Forming an FSA affiliated Local Group
Download FSA local groups Quick Start Guide- final May 14
The Forest School Association (FSA) welcomes and would like to support members who wish to form local groups affiliated to the FSA. We believe that facilitating communication, networking and sharing of skills is fundamental for the Forest School community to support and develop its professional practice within the UK.
This document is designed as a summary for those members interested in forming local groups. We anticipate creating a more detailed guidance document to support this process in the near future.
What does becoming an FSA Affiliated Local Group mean?
Each local group is a distinct, autonomous, not-for-profit organisation with its own regional flavour, governance and style. The FSA has no desire to control the activities of the local groups but rather to facilitate the process of forming these groups and to act as an umbrella for these groups to unite under and work together through. We anticipate the arrangements to be a reciprocal relationship between the local groups and FSA to support and develop Forest School together.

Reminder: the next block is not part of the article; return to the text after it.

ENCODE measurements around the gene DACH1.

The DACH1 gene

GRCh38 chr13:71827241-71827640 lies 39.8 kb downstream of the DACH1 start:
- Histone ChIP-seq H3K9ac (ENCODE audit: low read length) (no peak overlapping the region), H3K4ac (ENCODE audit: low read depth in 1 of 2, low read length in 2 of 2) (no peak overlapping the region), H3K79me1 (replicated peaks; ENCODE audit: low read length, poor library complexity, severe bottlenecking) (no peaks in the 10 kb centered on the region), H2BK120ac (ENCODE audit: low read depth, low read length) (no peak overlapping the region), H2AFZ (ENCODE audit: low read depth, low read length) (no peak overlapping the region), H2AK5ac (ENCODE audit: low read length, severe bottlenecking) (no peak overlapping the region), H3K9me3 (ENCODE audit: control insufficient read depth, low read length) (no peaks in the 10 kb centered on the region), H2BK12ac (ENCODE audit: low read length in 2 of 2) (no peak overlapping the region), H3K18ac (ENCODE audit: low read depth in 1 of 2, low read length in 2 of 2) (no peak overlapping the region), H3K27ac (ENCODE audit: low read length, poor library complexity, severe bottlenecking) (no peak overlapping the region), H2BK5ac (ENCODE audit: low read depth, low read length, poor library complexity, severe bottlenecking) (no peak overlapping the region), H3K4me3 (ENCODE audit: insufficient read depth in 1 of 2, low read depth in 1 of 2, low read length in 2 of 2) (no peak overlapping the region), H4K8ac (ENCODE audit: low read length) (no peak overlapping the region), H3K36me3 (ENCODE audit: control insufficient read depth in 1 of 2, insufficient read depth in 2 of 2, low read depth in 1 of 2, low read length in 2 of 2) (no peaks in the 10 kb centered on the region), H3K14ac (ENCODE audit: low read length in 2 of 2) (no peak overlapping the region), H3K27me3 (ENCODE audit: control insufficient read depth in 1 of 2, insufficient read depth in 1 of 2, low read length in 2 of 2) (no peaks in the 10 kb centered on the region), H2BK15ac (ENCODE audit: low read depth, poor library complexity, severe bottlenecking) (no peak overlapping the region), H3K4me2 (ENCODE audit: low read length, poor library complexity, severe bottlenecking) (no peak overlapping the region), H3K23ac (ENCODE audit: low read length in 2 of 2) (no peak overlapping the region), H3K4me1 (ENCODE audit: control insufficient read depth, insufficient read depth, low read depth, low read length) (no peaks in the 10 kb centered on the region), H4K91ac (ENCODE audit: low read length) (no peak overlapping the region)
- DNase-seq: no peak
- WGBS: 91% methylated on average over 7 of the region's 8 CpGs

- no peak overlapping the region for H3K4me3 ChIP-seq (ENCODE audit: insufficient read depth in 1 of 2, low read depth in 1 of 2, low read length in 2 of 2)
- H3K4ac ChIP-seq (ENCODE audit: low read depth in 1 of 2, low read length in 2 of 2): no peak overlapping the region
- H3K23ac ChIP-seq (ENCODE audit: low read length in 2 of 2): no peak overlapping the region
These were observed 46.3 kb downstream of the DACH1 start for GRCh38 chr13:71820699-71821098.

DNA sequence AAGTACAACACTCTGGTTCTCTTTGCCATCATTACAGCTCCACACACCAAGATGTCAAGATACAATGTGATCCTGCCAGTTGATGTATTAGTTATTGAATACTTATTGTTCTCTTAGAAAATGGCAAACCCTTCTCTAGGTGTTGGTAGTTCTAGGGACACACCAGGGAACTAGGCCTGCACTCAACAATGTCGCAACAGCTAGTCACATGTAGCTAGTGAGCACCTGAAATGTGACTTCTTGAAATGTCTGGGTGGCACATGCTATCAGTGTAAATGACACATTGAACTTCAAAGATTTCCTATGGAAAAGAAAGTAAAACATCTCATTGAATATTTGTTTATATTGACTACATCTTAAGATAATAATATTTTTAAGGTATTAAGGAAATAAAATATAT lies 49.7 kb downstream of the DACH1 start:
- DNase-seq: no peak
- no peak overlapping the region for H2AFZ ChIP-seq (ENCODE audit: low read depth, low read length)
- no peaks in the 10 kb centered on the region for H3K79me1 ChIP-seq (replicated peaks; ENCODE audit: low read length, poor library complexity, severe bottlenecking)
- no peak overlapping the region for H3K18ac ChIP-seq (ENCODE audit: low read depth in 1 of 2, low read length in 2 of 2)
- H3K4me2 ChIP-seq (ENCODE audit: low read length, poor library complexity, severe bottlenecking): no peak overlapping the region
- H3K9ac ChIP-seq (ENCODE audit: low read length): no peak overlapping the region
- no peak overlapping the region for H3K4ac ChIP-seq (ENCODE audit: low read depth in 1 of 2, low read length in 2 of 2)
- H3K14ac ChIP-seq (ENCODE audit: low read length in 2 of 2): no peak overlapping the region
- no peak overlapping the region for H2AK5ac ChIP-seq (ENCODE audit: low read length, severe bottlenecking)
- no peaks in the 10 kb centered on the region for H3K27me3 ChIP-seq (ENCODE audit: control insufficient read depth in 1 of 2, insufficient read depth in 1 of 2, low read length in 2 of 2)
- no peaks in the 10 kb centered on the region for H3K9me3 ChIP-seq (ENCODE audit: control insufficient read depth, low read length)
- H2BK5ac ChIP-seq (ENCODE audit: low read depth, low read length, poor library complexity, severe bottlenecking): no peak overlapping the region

The FSA recognises the importance of local support for the Forest School community and sees the work of the local groups as essential to its aim of promoting quality Forest School for all. The formal agreement between FSA and the local group outlines the expectations and responsibilities of both parties, so that all involved have a shared understanding and common goals.
Once a group and FSA mutually commit to the terms within this agreement the local group becomes officially ‘affiliated’ to FSA and can use its name, logo and branding. As such, the group becomes the local representatives of the FSA, hence the importance of the formal agreement.